I don't see Ed Miliband as being any champion of open information ... not after he refused  to reveal to Martha Kearney how much his proposed new policies would cost. Does anyone ever watch an interview with him and come away thinking "well there's a straight-talking trustworthy bloke" ?

 

As I posted earlier in the thread, Kearney gave Ed a really hard time. She asked him a question he didn't really want to answer because of the spin that would be put on it by the media. Which TBF is what she's there to do. It's just a shame that she didn't ask Cameron (I didn't hear the Clegg interview) a similarly awkward question e.g.  "how come your policies have turned 2% growth into a double (nearly triple) dip recession, and the rating agencies have downgraded Britain, and the IMF advises a change of course because they're making the situation worse not better" Perhaps that would have given Dave pause for thought. But she didn't ask the awkward question, she did as she usually does with the Tories on WATO, allowed them a virtual PPB.


"This is a very wealthy country, money is no object" D. Cameron February 2014


#94 Wolford6

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Posted 12 May 2013 - 02:34 PM

As I posted earlier in the thread, Kearney gave Ed a really hard time. She asked him a question he didn't really want to answer because of the spin that would be put on it by the media.

 

Yes but it at times when the required response deviates from the prepared political spiel that an interviewee's true character can be revealed. He came across to me as a glib shifty lightweight. Mind you, that's what I would have expected beforehand.


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#95 Trojan

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Posted 12 May 2013 - 02:42 PM

Yes but it at times when the required response deviates from the prepared political spiel that an interviewee's true character can be revealed. He came across to me as a glib shifty lightweight. Mind you, that's what I would have expected beforehand.

 

The point is that we already know that Cameron is a glib, shfty lightweight (and a serial liar into the bargain) but Kearney didn't take the trouble to press him.  This is not an islolated incident. During the 1992 election, Major was given an easy ride by Dimbleby whereas Kinnock was grilled mercilessly.  Had Major been pressed as he should have been, perhaps the fact that their whole campaign against Labour was based on lies (lies dreamt up by Cameron as it happens) would have come out.  Major won the election, "Black Wednesday" occurred shortly afterwards.


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#96 Wolford6

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Posted 12 May 2013 - 02:43 PM

Oh and congratulations to Yvette Cooper who must have managed to suck five lemons dry before her interview on the Marr Show this morning.


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#97 Wolford6

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Posted 12 May 2013 - 02:50 PM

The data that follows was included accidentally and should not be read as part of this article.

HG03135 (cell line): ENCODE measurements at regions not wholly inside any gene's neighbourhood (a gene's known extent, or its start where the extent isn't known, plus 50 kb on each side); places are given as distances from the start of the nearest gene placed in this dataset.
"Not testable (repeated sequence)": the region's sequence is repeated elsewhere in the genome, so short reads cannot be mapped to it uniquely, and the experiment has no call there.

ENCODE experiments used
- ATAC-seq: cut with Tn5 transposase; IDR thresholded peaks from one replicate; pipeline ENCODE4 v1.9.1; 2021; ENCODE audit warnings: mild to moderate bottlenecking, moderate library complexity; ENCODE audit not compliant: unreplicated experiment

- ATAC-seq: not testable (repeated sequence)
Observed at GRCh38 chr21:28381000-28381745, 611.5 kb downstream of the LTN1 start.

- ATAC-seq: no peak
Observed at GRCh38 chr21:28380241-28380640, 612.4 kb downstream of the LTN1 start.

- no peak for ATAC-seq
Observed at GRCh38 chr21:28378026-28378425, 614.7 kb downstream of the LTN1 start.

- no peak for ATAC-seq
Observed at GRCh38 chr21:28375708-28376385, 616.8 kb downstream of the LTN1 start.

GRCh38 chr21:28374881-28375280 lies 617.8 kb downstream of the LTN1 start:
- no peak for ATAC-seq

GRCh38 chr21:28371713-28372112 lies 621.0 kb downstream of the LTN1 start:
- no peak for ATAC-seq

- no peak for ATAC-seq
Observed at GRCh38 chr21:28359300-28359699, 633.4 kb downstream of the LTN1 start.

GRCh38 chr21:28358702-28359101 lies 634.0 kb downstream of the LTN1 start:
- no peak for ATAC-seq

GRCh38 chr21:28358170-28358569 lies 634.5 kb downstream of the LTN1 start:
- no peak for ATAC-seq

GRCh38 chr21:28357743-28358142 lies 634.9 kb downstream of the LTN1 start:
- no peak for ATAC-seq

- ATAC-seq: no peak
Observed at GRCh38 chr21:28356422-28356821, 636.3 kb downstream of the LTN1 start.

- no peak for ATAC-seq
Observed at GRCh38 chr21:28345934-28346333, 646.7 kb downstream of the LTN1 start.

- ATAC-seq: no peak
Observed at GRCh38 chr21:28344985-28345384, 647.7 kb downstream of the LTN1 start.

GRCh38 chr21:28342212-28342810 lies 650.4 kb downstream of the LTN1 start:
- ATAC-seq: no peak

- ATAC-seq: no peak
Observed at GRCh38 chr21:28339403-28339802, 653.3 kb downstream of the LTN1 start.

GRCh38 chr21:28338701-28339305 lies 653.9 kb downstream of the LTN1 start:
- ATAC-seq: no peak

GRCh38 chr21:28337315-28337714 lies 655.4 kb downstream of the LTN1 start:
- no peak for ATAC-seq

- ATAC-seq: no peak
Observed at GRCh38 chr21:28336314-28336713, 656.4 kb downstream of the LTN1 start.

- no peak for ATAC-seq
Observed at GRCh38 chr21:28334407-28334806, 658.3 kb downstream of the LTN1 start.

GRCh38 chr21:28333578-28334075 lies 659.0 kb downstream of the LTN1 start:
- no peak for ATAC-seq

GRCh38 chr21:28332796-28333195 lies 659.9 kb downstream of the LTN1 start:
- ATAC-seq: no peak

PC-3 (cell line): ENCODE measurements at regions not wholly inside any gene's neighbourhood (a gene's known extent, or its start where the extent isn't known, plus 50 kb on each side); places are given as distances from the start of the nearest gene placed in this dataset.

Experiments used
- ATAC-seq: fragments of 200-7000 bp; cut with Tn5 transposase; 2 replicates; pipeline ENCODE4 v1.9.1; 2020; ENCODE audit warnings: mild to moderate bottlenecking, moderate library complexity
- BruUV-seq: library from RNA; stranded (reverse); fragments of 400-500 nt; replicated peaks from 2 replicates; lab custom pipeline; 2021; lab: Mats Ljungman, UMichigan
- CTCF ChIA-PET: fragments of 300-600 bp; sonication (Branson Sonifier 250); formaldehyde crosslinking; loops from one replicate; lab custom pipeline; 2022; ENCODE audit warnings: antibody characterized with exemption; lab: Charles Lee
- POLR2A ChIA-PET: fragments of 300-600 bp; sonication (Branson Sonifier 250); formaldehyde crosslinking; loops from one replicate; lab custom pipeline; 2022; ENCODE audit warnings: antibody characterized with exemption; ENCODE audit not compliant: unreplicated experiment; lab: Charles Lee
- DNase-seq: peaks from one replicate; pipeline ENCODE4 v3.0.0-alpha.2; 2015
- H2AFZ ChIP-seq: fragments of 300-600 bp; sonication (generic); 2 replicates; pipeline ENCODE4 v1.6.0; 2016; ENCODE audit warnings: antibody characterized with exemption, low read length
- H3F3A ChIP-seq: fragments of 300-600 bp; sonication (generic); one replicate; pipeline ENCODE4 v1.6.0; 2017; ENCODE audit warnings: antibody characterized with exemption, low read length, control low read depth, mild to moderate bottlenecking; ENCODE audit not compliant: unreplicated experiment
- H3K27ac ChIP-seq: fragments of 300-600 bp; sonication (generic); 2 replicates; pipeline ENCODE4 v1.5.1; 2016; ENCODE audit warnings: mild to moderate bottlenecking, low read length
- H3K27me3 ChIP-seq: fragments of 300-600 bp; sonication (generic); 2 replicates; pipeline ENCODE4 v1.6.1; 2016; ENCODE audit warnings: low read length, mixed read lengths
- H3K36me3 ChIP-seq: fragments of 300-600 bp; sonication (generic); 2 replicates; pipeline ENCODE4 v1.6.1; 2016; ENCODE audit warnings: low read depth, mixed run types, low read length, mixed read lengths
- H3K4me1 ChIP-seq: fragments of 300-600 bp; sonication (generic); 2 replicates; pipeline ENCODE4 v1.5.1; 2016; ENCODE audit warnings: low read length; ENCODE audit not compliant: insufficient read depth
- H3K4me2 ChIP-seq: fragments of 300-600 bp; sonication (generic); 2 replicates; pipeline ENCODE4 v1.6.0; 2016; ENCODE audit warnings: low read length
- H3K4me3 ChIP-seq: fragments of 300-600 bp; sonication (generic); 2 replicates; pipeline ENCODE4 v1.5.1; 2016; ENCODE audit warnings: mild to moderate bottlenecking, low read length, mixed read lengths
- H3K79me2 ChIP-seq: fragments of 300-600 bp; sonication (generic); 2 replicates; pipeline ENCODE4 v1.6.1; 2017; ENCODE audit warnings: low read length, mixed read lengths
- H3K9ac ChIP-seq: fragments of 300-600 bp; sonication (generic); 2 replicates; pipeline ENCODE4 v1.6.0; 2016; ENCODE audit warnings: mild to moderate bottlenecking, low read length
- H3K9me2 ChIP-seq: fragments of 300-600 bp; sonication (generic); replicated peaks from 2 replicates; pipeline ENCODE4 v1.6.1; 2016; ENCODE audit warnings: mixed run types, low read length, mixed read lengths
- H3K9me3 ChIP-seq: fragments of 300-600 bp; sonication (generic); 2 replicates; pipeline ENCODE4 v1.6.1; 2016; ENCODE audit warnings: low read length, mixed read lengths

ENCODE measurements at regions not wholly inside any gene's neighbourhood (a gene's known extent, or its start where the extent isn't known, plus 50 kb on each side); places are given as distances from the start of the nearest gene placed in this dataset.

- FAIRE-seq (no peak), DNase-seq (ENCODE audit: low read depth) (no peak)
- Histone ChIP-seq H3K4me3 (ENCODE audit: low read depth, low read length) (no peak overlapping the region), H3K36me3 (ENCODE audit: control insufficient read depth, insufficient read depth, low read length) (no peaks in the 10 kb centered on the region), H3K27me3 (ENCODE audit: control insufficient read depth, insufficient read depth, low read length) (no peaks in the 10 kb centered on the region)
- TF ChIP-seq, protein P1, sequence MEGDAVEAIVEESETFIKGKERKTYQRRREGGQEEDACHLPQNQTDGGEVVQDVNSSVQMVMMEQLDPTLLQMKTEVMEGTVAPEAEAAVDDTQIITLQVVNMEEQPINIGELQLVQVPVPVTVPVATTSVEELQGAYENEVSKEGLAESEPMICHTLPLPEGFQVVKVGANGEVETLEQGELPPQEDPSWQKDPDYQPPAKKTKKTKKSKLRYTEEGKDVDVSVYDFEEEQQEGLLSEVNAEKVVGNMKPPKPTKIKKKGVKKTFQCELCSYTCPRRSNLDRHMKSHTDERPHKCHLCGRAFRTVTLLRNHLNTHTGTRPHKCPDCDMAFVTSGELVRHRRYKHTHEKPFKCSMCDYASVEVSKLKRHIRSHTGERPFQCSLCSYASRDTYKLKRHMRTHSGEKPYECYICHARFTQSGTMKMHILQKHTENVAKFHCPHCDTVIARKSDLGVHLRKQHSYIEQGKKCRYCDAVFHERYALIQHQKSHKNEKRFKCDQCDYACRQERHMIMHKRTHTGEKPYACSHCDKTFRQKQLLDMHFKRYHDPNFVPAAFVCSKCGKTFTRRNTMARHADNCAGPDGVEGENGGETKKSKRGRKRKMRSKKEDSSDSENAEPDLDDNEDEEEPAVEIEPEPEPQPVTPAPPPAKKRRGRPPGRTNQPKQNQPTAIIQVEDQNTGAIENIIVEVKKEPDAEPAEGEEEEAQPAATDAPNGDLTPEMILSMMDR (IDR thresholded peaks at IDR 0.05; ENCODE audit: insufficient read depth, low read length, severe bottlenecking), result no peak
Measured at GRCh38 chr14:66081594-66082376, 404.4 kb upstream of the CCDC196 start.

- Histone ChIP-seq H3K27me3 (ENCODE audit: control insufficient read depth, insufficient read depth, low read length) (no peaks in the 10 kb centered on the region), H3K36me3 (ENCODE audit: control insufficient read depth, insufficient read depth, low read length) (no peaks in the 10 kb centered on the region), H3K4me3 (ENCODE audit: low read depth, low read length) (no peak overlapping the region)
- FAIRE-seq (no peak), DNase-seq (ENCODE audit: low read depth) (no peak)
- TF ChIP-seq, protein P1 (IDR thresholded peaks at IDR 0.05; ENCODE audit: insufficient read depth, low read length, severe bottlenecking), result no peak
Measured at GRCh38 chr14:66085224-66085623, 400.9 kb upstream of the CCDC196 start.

The point is that we already know that Cameron is a glib, shfty lightweight (and a serial liar into the bargain) but Kearney didn't take the trouble to press him.  This is not an islolated incident. During the 1992 election, Major was given an easy ride by Dimbleby whereas Kinnock was grilled mercilessly.  Had Major been pressed as he should have been, perhaps the fact that their whole campaign against Labour was based on lies (lies dreamt up by Cameron as it happens) would have come out.  Major won the election, "Black Wednesday" occurred shortly afterwards.

 

I don't think Martha Kearney has obvious right wing bias, whereas Dimbleby has always given me that impression. This article perhaps gives a glimpse of his true nature: -

 

http://www.guardian....ssandpublishing

 

Dimbleby and Miliband strike me as having a common aspect ... whatever they are saying is couched in smugness.


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#98 Griff9of13

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Posted 12 May 2013 - 06:01 PM

Oh and congratulations to Yvette Cooper who must have managed to suck five lemons dry before her interview on the Marr Show this morning.

 

Was it any worse than the supercilious smirk constantly worn by Gove? 


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#99 Wolford6

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Posted 14 May 2013 - 08:47 AM

Get out of this, Miliband. One of his old colleagues has revealed what everybody knew but Labour wouldn't admit. That's another 100,000 votes for UKIP.

 

http://www.dailymail...-Mandelson.html


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#100 Severus

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Posted 14 May 2013 - 09:13 AM

Get out of this, Miliband. One of his old colleagues has revealed what everybody knew but Labour wouldn't admit. That's another 100,000 votes for UKIP.

 

http://www.dailymail...-Mandelson.html

 

It's in the Daily Mail, it must be true :rolleyes:

 

Attracting migrant workers to this country is not a new or necessarily bad thing, especially if there is a skills shortage or demand for labour.